Scripps Health will move to a regional model within the next 60 days, eliminating the CEO role at its five hospitals and taking actions to cut its corporate services costs by $30 million.
In an internal memo to staff and physicians last week, Scripps Health President and CEO Chris Van Gorder said that there will now be a chief executive for each region and one executive over ancillary services. The Northern region will include Scripps Encitas, Green and La Jolla. The Southern region includes Scripps Mercy San Diego and Chula Vista campuses.
Daily operations of hospitals will shift to chief operations executives, who will now report to regional CEOs. The changes will also include reductions its budget for corporate services by $30 million, he said in the memo that FierceHealthcare received late Monday.
The reason for the restructuring: Van Gorder said that in 2016—for the first time in 15 years—the San Diego-based private, nonprofit, integrated health system did not achieve its operating budget. Although the system didn’t lose money and is still financially strong, he said in the document that failure is a “sobering warning of harder times to come.”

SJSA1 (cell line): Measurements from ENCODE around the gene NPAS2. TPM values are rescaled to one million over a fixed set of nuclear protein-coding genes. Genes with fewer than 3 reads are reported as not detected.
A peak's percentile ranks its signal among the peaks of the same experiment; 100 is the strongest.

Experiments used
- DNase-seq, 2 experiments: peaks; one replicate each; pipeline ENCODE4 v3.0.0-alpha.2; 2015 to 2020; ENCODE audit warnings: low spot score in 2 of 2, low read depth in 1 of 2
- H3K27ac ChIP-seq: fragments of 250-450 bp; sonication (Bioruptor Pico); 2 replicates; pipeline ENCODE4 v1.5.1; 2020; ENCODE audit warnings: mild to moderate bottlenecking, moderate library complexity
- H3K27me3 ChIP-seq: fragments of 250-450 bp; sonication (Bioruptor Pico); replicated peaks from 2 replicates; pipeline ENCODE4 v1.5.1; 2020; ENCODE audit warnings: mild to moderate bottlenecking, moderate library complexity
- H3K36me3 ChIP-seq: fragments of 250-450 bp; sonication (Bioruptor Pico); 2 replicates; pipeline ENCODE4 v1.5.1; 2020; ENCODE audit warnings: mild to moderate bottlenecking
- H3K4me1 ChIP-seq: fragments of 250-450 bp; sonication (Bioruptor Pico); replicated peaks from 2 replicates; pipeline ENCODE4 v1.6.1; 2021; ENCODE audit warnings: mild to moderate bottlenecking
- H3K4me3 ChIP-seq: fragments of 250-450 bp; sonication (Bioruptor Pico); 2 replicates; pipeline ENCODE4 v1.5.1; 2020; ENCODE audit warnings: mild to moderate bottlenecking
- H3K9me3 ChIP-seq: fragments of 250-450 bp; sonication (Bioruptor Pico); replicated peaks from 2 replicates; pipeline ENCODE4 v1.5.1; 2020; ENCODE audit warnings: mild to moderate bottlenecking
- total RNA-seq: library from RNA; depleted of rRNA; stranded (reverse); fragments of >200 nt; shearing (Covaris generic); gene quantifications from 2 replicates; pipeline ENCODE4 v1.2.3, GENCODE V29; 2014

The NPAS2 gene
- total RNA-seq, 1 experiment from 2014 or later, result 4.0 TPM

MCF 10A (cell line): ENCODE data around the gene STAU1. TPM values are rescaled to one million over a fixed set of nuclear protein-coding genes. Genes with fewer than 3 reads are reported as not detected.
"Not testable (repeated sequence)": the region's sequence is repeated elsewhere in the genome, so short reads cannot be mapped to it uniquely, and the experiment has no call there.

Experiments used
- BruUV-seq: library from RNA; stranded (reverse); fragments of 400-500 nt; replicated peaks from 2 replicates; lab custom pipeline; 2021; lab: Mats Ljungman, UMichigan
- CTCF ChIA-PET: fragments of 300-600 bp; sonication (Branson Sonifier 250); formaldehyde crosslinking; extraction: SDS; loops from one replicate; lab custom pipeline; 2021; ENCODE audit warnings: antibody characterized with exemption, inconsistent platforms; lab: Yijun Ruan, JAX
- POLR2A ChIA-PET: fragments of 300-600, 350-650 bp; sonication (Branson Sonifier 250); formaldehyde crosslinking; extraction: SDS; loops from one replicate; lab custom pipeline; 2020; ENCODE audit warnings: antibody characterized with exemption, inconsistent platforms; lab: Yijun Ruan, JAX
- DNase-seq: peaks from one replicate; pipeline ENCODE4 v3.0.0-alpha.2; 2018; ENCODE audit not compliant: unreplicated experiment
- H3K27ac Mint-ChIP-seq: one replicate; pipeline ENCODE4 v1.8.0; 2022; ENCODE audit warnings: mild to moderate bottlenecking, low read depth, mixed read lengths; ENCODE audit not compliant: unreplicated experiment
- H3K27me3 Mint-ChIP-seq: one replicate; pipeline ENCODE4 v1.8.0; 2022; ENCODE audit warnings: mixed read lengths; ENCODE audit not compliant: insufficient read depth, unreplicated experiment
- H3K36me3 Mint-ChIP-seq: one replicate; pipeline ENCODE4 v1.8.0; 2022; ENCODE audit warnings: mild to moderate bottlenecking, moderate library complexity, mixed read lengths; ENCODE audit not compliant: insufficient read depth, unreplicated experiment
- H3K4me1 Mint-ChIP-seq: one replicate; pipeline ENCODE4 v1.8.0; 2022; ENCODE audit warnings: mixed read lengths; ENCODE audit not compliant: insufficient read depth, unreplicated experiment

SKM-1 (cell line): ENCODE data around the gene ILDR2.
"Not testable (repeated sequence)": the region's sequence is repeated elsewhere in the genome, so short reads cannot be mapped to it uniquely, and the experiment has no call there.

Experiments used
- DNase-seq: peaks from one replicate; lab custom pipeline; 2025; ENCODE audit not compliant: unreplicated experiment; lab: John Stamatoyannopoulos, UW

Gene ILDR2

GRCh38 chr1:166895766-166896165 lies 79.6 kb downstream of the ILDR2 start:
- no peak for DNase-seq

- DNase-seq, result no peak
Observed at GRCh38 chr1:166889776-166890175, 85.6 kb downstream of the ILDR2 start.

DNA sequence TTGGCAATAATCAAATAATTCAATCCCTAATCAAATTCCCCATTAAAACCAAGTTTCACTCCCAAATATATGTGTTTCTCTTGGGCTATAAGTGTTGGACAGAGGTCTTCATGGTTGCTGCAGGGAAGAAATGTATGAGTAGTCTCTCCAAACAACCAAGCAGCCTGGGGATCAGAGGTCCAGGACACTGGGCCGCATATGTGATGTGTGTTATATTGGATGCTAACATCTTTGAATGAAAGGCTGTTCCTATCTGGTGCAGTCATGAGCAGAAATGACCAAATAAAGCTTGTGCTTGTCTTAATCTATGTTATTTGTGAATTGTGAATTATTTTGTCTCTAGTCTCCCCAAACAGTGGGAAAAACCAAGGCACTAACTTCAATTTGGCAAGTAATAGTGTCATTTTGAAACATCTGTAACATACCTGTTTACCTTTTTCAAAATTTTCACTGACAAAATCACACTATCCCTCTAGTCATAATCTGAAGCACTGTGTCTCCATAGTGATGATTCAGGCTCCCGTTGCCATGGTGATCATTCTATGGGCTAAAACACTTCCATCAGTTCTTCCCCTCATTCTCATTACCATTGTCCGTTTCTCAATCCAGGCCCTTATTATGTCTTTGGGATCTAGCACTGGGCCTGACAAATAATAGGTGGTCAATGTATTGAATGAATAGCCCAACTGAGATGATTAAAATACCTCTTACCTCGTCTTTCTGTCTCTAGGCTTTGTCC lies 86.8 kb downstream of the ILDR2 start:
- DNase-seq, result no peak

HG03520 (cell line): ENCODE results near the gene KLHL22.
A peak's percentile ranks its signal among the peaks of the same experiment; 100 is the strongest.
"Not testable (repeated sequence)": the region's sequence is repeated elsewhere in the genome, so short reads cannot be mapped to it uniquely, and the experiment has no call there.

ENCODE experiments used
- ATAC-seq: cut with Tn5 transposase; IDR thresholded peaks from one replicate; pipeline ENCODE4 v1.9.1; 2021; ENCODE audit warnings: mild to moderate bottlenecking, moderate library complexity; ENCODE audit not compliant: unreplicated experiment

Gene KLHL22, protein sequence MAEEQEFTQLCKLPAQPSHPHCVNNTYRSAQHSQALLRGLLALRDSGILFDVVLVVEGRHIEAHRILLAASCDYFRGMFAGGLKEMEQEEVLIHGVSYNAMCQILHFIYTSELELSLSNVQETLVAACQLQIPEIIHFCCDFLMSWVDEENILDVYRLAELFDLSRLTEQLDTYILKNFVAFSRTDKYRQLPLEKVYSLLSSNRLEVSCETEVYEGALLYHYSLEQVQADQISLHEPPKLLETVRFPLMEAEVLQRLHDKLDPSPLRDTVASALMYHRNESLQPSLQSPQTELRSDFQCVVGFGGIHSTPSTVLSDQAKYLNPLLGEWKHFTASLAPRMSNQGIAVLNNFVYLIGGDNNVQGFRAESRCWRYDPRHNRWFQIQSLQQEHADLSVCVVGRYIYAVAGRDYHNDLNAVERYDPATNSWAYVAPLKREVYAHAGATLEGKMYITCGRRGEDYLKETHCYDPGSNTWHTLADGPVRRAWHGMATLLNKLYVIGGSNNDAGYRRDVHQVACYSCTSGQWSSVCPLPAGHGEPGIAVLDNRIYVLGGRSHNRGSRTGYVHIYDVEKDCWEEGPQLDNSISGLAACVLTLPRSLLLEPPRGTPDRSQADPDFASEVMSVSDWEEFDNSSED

Reimbursements are declining and costs continue to rise. As a result, he said, Scripps’ operating income (the actual income minus expenses) over the last five years has dropped.
“If this continues,” he wrote in the memo, “it means we will have less money to fund things like new equipment, salary increases, facility improvements, new construction and more.”
He blamed the decline on changing payer mix and declining reimbursements. Two-thirds of Scripps patients, he said, are covered by Medicare or MediCal, but overall reimbursement for the plans don’t cover the cost of care that Scripps provides. In addition, commercial insurance plans have cut the pay for care the system provides.
Van Gorder noted that Scripps isn’t the only system facing these issues. Partners HealthCare in New England reported an operating loss last year of $108 million. Cleveland Clinic, he said, saw a 71% decline in operating income.
“None of this is pretty,” he said, “but we need to see it as an opportunity to create a different future. We can no longer rely on past models. If the world around us is rapidly changing, we have to stop looking back and start looking forward.”
In addition to the leadership changes, Van Gorder said the system will implement a joint leadership “dyad” model between hospital administrators and physician leaders to align physician and hospital objectives. Furthermore, the organization will redesign its care delivery operations to be patient-centered and as cost efficient as possible.
“The goal,” he told staff in the memo, “is to get out of our silos and work together in entirely new ways to deliver care at a lower cost, with better quality and an exceptional patient experience.”
Moreover, Van Gorder said the system will evaluate a “shared services” model for corporate services that will create more accountability to those at the point of service.